Even in a discussion of prebiotic chemistry it is common to consider that some type of compartment would absorb material external to compartment to be converted to more of the substance of its internal contents (an ‘absorptive protonutrition’).

In a living body which arises by incorporation of polymeric organic compounds into multimolecular systems the absolutely indispensable form of metabolism is the taking in of organic substances that are dissolved in the surrounding aqueous medium which are then transformed into parts of the body (Oparin, 1957a, Ch. IX, p. 400).

According to Moore in most arguments there is a need for a prebiotic component, such as Oparin’s coacervate, that first takes up simple compounds from the medium and as these are exhausted to release catalytic materials, reactive ions or metabolites/peptides/ribozymes, into the medium in order to break down larger molecules into simple compounds that can continue to be absorbed by the compartment.

A step on the way to life, this is a prebiotic stage depending on an evolutionary logic, that is the principal mode of nutrition, saprotrophism, among modern bacteria and fungi; and the point is that it is the shared evolutionary logic. The eukaryotic grade of organisation is a fungal grade of organisation, though the strands of evolutionary logic apply as much to the primeval (prebiotic) period as to periods later in the cellular evolution of both prokaryotes and eukaryotes. Moore says that in spite of the recent antipathy to the word ‘prokaryote’ a profound evolutionary truth is reflected in the prokaryotic-eukaryotic dichotomy (see Cavalier-Smith, 2010a, 113).

At the present fungi form a very large and diverse group of organisms, that had all been classified as plants until the middle of the 20th century. It was at this time that it began to be realised that fungi might be a group of higher organisms that differed from both plants and animals. The idea arose that fungi might form a distinct kingdom of eukaryotes, which are organisms that have cells containing complex structures that are surrounded by membranes, which contrasts with the prokaryotes that were mainly bacterial, that generally lack membranous structures within their cells. The Kingdom Fungi is very diverse, including a range from single-celled organisms, such as yeasts, to others covering hundreds of acres of land. Some fungi are among the largest organisms on Earth (Arnaud-Haond et al., 2012). In the Blue Mountains of northeast Oregon, USA, an individual mycelium has been found of the tree pathogen Armillaria ostoyae in the mixed conifer forests that covers an area of 965 ha (2,384 acres, which is 7 times the size of Hyde Park in London, or 3 times the area of Central Park in New York). This organism has been estimated to be between 1,900 and 8,650 years old (Ferguson et al., 2003).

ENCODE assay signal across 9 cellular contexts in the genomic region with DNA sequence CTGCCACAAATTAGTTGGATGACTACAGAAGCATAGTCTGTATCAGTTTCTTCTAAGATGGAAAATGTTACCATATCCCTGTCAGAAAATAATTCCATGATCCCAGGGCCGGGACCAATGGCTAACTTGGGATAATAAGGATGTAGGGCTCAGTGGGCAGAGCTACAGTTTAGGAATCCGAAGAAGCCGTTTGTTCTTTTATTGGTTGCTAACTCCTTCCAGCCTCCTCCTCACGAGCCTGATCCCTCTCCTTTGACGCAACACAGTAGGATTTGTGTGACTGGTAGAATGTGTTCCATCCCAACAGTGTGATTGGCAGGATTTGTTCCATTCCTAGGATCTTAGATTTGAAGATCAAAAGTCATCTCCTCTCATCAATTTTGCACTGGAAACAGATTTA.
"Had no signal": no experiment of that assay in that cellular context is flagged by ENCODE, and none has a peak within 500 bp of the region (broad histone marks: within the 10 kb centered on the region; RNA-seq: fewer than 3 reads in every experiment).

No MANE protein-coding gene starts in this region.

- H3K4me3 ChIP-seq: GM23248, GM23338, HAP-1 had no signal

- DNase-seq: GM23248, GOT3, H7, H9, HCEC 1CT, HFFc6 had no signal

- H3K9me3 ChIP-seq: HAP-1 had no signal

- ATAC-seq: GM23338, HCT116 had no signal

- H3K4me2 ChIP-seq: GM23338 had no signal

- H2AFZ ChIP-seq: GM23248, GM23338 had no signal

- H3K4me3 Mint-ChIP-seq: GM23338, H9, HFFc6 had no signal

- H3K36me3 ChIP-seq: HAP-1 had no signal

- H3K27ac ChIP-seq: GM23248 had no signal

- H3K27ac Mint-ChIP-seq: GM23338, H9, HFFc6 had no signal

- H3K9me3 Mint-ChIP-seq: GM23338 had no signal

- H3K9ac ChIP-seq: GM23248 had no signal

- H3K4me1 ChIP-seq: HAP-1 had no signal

100,000 species of fungi have been found so far, and it is believed there may be more than 1.5 million that are yet to be discovered. Fungi can live on a wide range of habitats extending from the poles to the tropical forests, and in fresh and salt water. Most fungi live in the soil, the fungi most people recognise are the mushrooms and toadstools, the fruiting bodies of subsoil fungi that are comprised on mycelium that is much larger and more extensive. There is no technical difference between toadstool fungi and mushroom fungi, the common names being essentially synonyms. The Kingdom Fungi is extremely diverse; there are 15,000 known species of fungi in the UK, and of these 4,500 are mushrooms, 200 of these being edible and 50 being poison to some degree. There are only 48 known species of mammal in the UK, 210 species of birds, and 1500 species of higher plant. The number of species of fungi in Britain rivals the number of known British insect species, 22,500, though this comparison is suggested by Moore to possibly misleadingly underestimate the diversity of fungi. According to Moore virtually every individual insect carries a load of parasitic fungi, of which many are species-specific. The result is that in Britain, as well as the remainder of the world, there may be many undiscovered or unnamed entomogenous (‘growing on or in the bodies of insects’) species of fungi.

Sources & Further reading

  1. Moore, David, 2013, Fungal Biology in the Origin and Emergence of Life, Cambridge University Press.


Author: M. H. Monroe
Last updated:  05/12/2015